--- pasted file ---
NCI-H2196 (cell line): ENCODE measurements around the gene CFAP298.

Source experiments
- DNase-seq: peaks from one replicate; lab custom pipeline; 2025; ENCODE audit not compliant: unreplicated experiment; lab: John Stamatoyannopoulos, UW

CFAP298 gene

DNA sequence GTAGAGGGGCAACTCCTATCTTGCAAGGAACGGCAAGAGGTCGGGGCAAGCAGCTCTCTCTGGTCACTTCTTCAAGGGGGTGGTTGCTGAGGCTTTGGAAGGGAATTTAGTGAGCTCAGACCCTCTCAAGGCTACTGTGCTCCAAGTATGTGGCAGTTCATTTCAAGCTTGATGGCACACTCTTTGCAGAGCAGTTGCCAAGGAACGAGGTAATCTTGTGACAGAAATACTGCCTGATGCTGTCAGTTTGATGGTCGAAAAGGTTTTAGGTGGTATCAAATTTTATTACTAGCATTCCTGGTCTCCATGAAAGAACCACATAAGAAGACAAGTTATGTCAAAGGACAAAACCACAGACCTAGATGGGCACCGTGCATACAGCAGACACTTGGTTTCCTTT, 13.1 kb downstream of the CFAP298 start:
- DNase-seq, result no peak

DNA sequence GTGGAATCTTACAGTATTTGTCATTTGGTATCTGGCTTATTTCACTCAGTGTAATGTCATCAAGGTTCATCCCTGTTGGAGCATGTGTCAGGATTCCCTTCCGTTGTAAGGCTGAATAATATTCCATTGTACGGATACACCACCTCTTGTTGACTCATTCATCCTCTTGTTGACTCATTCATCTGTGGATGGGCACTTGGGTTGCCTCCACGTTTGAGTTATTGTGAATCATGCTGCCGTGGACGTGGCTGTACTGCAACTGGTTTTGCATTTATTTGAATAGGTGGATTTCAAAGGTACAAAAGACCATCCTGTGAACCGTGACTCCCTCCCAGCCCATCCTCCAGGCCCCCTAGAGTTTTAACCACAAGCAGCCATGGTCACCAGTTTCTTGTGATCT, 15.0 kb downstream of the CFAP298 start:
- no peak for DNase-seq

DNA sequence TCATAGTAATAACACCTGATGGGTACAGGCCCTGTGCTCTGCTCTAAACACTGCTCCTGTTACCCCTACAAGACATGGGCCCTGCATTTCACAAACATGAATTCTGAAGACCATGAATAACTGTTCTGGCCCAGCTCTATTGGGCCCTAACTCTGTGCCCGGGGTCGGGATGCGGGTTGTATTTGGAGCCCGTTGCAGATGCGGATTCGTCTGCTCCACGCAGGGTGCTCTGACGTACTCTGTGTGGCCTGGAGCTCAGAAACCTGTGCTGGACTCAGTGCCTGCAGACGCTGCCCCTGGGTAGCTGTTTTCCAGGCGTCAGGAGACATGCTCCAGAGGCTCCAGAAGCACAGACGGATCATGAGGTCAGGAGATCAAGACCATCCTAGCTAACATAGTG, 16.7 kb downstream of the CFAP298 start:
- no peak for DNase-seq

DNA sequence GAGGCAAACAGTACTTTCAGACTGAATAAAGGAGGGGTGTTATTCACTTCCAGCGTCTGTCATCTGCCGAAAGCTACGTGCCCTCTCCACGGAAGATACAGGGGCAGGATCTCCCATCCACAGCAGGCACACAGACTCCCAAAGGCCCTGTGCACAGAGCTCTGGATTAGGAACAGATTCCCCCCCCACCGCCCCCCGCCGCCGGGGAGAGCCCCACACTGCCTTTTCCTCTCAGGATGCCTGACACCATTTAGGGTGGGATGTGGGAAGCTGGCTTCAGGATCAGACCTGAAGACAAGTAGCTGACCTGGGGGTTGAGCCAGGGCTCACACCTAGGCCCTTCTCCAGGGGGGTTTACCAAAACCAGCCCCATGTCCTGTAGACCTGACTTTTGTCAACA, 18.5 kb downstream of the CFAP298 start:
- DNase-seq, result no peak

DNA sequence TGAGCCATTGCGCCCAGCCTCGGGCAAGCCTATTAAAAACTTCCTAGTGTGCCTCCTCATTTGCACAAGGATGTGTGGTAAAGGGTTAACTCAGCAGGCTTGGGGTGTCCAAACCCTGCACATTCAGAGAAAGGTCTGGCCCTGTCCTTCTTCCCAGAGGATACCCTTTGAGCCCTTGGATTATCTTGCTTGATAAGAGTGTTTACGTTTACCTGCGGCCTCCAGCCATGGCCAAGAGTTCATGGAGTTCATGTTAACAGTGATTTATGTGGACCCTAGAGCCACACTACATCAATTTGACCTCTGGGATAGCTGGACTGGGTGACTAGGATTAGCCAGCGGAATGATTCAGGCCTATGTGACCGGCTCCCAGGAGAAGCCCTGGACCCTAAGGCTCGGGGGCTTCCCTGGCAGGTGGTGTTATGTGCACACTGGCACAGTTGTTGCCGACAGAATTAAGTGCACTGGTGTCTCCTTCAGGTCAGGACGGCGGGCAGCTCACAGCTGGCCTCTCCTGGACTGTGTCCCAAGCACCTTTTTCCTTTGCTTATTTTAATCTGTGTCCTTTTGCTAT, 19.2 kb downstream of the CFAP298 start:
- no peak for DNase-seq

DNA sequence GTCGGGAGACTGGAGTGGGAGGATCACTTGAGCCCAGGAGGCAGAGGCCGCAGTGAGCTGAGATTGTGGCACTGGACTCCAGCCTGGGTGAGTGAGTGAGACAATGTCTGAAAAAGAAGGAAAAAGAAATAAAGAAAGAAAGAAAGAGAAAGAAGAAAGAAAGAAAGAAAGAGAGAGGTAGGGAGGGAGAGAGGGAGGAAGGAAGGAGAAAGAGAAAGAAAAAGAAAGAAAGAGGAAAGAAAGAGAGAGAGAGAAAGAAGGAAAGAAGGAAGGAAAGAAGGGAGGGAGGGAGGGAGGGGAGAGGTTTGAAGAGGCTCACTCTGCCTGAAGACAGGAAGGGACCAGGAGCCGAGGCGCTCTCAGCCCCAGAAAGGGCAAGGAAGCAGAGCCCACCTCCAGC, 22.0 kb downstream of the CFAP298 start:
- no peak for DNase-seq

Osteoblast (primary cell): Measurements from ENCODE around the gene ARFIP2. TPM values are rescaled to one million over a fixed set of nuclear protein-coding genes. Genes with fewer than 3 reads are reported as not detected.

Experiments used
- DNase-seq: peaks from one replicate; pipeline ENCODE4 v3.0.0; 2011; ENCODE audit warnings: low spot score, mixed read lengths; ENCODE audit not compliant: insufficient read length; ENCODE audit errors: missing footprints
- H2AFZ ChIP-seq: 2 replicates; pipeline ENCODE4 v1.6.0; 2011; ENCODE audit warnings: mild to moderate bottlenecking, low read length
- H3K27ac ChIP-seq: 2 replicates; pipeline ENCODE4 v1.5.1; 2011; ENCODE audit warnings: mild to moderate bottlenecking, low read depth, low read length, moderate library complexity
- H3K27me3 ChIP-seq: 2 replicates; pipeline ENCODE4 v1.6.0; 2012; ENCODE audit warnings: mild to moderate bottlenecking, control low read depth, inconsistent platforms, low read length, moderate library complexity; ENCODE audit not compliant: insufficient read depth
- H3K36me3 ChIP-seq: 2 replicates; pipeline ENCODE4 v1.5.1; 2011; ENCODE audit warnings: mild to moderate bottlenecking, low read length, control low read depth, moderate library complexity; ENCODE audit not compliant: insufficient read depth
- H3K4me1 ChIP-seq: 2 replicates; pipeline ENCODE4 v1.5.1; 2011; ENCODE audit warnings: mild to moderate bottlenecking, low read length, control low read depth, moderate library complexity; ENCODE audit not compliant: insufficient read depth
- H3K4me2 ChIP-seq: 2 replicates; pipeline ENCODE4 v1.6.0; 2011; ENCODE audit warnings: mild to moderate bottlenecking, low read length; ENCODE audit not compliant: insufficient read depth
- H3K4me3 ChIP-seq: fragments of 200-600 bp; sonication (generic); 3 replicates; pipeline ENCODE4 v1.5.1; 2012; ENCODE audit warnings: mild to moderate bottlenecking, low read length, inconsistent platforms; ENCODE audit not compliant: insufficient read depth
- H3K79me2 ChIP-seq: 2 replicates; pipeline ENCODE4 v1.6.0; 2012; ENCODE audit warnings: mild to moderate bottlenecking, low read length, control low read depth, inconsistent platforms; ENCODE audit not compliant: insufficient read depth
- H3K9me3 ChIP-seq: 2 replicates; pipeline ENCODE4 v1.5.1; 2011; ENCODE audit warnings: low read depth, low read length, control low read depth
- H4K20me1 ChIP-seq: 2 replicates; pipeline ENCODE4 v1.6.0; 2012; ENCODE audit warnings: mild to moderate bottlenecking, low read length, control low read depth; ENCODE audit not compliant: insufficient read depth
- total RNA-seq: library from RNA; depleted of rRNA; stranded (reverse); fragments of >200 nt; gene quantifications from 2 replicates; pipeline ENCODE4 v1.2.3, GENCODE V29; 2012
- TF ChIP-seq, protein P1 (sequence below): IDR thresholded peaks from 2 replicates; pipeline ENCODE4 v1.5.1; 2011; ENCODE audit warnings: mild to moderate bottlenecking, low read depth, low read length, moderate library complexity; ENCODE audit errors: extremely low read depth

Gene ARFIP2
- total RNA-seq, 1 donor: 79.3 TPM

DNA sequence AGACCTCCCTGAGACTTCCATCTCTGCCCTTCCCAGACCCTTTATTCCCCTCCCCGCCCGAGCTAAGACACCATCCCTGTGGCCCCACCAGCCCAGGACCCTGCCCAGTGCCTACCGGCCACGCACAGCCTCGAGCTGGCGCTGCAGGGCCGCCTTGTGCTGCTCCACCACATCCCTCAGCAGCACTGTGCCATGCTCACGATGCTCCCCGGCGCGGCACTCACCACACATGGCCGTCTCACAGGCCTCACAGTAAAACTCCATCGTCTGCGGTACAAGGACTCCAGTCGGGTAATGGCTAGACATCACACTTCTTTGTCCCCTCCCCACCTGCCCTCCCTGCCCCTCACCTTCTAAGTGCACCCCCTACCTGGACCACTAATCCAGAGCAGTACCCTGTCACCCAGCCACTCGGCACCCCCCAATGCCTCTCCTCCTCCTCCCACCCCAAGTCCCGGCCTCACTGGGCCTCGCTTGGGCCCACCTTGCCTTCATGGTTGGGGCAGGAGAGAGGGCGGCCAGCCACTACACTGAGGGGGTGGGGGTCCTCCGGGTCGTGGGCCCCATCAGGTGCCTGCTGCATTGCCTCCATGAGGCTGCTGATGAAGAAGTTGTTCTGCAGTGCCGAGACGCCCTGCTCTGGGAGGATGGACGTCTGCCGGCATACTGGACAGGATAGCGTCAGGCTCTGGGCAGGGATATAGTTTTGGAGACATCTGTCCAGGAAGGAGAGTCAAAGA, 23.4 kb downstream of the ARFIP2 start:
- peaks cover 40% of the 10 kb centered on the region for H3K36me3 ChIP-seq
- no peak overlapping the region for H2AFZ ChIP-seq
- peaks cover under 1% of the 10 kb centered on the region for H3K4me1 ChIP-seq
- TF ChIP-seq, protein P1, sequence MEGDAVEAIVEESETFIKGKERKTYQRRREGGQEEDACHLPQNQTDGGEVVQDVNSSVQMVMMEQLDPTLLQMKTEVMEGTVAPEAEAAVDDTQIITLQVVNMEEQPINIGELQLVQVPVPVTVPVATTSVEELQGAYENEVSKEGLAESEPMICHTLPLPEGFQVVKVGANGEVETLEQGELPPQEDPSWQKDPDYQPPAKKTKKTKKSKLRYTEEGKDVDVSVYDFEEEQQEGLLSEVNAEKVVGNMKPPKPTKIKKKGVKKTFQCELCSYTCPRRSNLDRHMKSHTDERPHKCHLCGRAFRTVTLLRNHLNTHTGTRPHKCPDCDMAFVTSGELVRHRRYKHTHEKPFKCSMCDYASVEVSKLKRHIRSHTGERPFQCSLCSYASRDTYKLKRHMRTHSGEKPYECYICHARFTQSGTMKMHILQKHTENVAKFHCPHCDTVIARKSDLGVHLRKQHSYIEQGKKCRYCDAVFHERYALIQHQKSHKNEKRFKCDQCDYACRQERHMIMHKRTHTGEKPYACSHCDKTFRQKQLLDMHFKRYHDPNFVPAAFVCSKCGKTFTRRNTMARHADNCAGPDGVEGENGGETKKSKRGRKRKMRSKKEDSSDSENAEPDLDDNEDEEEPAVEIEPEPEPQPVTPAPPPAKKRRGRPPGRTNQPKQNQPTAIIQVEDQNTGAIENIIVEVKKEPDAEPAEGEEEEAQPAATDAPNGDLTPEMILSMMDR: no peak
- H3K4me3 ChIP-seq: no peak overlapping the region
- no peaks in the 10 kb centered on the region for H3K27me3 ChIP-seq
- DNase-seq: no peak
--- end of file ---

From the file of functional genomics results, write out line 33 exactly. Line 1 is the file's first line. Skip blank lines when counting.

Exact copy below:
- total RNA-seq, 1 donor: 79.3 TPM